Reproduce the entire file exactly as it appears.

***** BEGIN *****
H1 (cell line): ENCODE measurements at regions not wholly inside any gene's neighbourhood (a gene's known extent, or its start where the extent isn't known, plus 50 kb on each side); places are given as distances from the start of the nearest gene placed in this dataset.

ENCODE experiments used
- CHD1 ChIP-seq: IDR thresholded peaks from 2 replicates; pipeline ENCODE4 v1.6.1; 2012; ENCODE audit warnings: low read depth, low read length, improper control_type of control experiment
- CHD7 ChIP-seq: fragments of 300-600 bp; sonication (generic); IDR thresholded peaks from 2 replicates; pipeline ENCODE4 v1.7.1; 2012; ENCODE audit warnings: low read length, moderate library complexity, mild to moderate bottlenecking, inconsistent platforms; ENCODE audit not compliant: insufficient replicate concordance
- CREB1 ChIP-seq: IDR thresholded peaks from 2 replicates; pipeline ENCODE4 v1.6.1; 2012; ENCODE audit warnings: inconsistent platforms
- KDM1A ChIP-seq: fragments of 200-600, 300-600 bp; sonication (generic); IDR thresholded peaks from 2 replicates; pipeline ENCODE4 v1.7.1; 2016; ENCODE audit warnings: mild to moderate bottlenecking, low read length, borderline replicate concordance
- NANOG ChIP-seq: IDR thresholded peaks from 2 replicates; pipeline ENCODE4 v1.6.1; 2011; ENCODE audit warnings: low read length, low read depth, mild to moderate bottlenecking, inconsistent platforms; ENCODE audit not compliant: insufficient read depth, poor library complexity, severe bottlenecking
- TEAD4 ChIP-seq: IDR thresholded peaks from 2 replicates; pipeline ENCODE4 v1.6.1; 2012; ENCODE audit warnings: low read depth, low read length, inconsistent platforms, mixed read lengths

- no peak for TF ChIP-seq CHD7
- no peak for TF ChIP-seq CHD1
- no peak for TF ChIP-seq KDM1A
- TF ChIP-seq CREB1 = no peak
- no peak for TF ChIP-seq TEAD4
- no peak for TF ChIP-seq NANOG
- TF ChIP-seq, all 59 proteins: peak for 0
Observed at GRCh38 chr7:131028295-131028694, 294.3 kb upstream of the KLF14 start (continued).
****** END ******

H1 (cell line): ENCODE measurements at regions not wholly inside any gene's neighbourhood (a gene's known extent, or its start where the extent isn't known, plus 50 kb on each side); places are given as distances from the start of the nearest gene placed in this dataset.

ENCODE experiments used
- CHD1 ChIP-seq: IDR thresholded peaks from 2 replicates; pipeline ENCODE4 v1.6.1; 2012; ENCODE audit warnings: low read depth, low read length, improper control_type of control experiment
- CHD7 ChIP-seq: fragments of 300-600 bp; sonication (generic); IDR thresholded peaks from 2 replicates; pipeline ENCODE4 v1.7.1; 2012; ENCODE audit warnings: low read length, moderate library complexity, mild to moderate bottlenecking, inconsistent platforms; ENCODE audit not compliant: insufficient replicate concordance
- CREB1 ChIP-seq: IDR thresholded peaks from 2 replicates; pipeline ENCODE4 v1.6.1; 2012; ENCODE audit warnings: inconsistent platforms
- KDM1A ChIP-seq: fragments of 200-600, 300-600 bp; sonication (generic); IDR thresholded peaks from 2 replicates; pipeline ENCODE4 v1.7.1; 2016; ENCODE audit warnings: mild to moderate bottlenecking, low read length, borderline replicate concordance
- NANOG ChIP-seq: IDR thresholded peaks from 2 replicates; pipeline ENCODE4 v1.6.1; 2011; ENCODE audit warnings: low read length, low read depth, mild to moderate bottlenecking, inconsistent platforms; ENCODE audit not compliant: insufficient read depth, poor library complexity, severe bottlenecking
- TEAD4 ChIP-seq: IDR thresholded peaks from 2 replicates; pipeline ENCODE4 v1.6.1; 2012; ENCODE audit warnings: low read depth, low read length, inconsistent platforms, mixed read lengths

- no peak for TF ChIP-seq CHD7
- no peak for TF ChIP-seq CHD1
- no peak for TF ChIP-seq KDM1A
- TF ChIP-seq CREB1 = no peak
- no peak for TF ChIP-seq TEAD4
- no peak for TF ChIP-seq NANOG
- TF ChIP-seq, all 59 proteins: peak for 0
Observed at GRCh38 chr7:131028295-131028694, 294.3 kb upstream of the KLF14 start (continued).